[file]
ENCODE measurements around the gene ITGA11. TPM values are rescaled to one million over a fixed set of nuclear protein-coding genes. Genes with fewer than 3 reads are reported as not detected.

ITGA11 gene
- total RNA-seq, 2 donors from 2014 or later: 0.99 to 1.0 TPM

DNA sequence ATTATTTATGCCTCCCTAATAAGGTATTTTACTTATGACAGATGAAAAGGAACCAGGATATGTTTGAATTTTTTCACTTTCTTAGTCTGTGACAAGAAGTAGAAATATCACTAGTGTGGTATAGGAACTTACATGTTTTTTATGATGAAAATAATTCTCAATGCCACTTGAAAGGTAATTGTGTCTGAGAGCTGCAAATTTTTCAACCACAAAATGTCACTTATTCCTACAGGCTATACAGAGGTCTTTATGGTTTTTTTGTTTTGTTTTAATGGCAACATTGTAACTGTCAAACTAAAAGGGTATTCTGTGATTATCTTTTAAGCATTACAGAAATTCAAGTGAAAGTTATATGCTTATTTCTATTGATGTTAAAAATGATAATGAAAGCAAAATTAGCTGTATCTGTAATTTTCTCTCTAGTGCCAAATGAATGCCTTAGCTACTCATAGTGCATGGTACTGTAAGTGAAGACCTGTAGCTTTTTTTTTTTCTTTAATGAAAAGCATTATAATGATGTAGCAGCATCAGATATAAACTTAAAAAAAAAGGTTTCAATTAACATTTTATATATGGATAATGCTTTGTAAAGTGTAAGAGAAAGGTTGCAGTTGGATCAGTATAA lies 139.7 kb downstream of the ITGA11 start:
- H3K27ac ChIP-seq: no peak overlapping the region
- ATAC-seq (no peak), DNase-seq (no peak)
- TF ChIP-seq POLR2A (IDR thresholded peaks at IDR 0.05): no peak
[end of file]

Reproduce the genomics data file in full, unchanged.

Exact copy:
ENCODE measurements around the gene ITGA11. TPM values are rescaled to one million over a fixed set of nuclear protein-coding genes. Genes with fewer than 3 reads are reported as not detected.

ITGA11 gene
- total RNA-seq, 2 donors from 2014 or later: 0.99 to 1.0 TPM

DNA sequence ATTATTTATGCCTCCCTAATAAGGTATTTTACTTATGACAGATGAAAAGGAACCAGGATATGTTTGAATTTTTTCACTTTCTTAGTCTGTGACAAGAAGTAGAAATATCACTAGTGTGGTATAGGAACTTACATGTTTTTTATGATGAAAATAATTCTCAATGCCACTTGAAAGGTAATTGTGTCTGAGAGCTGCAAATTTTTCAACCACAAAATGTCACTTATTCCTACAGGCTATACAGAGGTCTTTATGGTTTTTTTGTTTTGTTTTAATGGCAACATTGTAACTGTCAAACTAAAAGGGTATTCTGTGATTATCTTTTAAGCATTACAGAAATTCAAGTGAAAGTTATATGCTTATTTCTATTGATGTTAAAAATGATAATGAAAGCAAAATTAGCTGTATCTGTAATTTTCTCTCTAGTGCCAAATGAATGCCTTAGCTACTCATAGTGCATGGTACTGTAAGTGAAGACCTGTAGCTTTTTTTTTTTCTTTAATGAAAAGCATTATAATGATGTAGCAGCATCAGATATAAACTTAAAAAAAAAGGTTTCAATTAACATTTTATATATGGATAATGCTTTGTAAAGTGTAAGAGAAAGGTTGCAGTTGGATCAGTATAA lies 139.7 kb downstream of the ITGA11 start:
- H3K27ac ChIP-seq: no peak overlapping the region
- ATAC-seq (no peak), DNase-seq (no peak)
- TF ChIP-seq POLR2A (IDR thresholded peaks at IDR 0.05): no peak